Final Great Observatory arrives at launch site
BY STEPHEN CLARK
Posted: March 9, 2003
The transport from its Lockheed Martin manufacturing facility in California to the Kennedy Space Center in Florida ended Thursday as the spacecraft was placed in its new processing facility at the Hangar AE clean room in the Cape Canaveral industrial area.
"We are very pleased to have completed integration and testing of NASA's latest space observatory," Lockheed Martin SIRTF program manager John Straetker said. "Environmental and other comprehensive tests done here in Sunnyvale have confirmed that SIRTF is a healthy observatory, ready for integration with the launch vehicle. We look forward with anticipation to the upcoming launch."
SIRTF will undergo a number of tests and checkout activities in the clean room, including inspections and final checks of the satellite's delicate infrared telescope and its scientific complement of three instruments and optical hardware.
Electronics and communications testing will be part of the final processing flow in addition to the other activities. An integrated test between NASA's Deep Space Network's three ground stations located around the world is also on the schedule before launch.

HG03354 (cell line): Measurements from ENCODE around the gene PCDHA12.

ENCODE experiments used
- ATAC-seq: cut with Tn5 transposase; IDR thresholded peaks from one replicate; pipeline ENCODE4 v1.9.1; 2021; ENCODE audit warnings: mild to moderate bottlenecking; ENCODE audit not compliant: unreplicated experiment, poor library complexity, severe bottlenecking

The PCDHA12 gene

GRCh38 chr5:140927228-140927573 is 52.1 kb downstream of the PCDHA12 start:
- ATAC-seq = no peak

Once officials are confident SIRTF is ready for its journey into space, the satellite will be attached to its payload adapter and taken via a short drive to Space Launch Complex 17B, where the Delta 2 that will launch the craft is already waiting.
The SIRTF spacecraft will be mated to the Delta 2 in early April, and its protective payload fairing will be added a few days later. The final major spacecraft preparation activity is to fill it with 90 gallons of cryogenic liquid helium used to chill the infrared telescope instruments for maximum science return.
Launch is set for the pre-dawn hours of April 15 from Cape Canaveral, and the satellite will arrive on-station in heliocentric orbit shortly thereafter, essentially trailing Earth as it orbits the Sun.
From there, the cutting edge spacecraft will get to work in its potential five-year mission, gathering images and data in the infrared wavelength of objects and regions throughout the Universe.
The final cornerstone member of the revolutionary Great Observatories program will join the Hubble Space Telescope covering visual observations and the Chandra X-ray Observatory responsible for the X-ray wavelength. The Compton Gamma Ray Observatory was de-orbited in 2000 after its mission was complete.
All told, SIRTF is the end product of decades of research and planning that has led to a number of mission and design changes, one of which was to change the expected launch vehicle from the Space Shuttle to an expendable booster.
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